How does that golden glow of loving kindness towards another being feel inside? Pause for a while. Enjoy the feeling.
Now it's as if that image of a kitten, puppy or a baby disappears and in it's place is the image of somebody who is very close to you in life -- it might be a husband or wife, a child, a parent or a close friend. Bring them up in front of you, imagining them in your mind's eye, knowing that they too are fragile. Without your love and your care, they too will hurt, they too will suffer. So give the same warmth, kindness and unconditional love to this person whose life is very close to you. Say to them, "I care about you; I give you my loving kindness unconditionally. The door of my heart will always be open for you. No matter what you do I will never take away my loving kindness. I wish for your well-being and happiness. Your happiness is my concern, my life-long concern". Give them that beautiful warm love. "May you really be happy; may you reach peace, reach Nibbana. May you be free from all suffering. If there is anything I can do to be of help in that quest, it is my privilege, my joy to help."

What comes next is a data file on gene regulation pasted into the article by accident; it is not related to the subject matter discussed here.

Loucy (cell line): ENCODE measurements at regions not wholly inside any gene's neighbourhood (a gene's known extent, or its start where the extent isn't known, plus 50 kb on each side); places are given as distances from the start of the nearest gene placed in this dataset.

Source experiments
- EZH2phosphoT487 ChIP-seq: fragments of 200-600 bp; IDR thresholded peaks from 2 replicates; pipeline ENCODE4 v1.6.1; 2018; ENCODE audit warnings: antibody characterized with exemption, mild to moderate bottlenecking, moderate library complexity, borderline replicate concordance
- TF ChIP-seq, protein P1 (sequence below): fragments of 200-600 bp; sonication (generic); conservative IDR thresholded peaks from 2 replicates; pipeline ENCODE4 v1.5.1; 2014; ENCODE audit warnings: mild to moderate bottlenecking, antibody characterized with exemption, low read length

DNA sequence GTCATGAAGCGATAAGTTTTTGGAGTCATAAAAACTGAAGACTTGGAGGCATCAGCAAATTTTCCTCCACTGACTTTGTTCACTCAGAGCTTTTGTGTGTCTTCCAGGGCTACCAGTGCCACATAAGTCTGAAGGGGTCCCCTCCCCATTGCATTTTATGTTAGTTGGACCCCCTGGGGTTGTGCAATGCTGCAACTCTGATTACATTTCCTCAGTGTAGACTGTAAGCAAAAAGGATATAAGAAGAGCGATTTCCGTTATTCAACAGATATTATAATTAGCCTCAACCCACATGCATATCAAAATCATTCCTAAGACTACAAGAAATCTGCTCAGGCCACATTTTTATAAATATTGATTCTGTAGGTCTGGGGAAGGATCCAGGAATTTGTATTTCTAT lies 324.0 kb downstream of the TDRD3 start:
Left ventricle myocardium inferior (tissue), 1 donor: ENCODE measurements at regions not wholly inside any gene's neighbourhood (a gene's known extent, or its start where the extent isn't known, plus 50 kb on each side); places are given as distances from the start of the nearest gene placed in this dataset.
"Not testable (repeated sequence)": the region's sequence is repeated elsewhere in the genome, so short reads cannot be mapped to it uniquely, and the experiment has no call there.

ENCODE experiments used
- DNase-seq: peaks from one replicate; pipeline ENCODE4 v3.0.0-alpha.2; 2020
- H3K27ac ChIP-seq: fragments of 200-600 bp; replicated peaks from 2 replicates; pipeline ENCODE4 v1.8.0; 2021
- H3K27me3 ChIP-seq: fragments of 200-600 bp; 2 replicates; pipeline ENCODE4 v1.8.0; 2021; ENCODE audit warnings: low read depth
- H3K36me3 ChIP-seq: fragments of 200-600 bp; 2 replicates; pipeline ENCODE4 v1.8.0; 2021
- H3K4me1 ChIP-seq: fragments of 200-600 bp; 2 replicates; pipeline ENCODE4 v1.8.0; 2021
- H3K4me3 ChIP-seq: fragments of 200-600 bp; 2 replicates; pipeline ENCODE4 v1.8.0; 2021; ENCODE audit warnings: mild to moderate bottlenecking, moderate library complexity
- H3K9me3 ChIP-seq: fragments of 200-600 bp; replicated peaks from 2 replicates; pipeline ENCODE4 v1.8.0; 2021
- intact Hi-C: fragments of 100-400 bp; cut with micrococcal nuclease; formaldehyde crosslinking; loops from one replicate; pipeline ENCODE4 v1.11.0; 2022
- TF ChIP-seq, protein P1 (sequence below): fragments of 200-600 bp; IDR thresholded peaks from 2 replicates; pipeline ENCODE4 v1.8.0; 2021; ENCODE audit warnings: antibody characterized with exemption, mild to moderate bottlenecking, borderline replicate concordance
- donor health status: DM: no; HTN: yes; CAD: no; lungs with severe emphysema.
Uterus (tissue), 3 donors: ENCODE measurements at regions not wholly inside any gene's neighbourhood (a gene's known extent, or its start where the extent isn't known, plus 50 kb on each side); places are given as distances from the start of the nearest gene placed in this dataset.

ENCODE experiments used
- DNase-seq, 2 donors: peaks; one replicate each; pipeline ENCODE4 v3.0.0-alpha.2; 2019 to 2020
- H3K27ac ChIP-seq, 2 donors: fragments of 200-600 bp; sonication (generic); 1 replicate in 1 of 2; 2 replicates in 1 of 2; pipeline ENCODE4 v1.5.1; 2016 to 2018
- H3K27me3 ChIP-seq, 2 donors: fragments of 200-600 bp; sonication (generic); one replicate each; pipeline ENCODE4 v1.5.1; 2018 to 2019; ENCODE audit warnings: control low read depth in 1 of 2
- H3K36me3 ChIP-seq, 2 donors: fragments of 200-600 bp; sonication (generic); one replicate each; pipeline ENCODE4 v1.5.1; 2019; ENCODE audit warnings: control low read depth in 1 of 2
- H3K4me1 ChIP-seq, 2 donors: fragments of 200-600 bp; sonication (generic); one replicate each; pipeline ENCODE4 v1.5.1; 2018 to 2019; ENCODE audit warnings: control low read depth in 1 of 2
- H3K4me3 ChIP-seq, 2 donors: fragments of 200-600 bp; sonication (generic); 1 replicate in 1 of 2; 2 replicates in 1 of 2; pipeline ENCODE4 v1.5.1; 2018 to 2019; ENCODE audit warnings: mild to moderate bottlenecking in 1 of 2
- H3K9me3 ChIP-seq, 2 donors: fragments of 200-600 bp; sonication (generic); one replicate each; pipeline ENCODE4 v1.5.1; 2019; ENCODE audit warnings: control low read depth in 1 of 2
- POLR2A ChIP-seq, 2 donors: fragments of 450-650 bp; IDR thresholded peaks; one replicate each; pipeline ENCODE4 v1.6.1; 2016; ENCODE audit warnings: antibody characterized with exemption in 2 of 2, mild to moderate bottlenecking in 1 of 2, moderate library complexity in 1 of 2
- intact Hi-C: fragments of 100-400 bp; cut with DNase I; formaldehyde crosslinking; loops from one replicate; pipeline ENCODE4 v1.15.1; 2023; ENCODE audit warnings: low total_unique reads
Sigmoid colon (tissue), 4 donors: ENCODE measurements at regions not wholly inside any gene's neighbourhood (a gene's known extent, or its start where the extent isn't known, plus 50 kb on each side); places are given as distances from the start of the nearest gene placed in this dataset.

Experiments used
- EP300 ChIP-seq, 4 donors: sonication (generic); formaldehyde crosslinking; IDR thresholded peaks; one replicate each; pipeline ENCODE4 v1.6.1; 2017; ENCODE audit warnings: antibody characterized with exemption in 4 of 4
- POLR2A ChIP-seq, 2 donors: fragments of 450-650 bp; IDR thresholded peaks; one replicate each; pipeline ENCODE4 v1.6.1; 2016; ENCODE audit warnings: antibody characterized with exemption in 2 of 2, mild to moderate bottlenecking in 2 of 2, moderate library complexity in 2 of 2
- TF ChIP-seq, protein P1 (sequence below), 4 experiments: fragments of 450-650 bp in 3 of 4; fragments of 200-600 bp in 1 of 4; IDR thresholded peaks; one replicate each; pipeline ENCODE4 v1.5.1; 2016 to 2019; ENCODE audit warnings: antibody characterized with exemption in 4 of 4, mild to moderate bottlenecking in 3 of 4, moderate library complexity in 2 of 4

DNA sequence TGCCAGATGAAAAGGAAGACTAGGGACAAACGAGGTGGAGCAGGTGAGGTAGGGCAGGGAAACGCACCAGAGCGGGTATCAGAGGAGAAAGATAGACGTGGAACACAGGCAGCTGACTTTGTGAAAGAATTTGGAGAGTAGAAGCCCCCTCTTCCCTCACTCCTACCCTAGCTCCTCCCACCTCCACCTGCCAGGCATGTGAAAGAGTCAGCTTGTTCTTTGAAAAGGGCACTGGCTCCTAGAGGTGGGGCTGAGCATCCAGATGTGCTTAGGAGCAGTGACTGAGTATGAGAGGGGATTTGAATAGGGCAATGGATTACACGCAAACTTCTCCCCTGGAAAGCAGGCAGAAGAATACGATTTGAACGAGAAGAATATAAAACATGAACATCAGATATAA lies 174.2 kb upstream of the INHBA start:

As you give resolutions of loving kindness towards that person who is important in your life, who you are imagining in front of you, feel that golden glow in your heart. Feel the warmth of loving kindness. It's as if you allow that golden glow to grow, to reach that person so close to you, to go all around them like a halo. Let the golden glow bathe them and give them energy, happiness and health. Stay with that glow. Say in your mind, "I wish you happiness and well-being; may you be at peace; may all suffering end for you."
Now as you give that unconditional loving kindness towards your chosen person, allow that feeling of unconditional loving kindness to grow brighter and even more beautiful. Pause for a while. Just enjoy the feeling.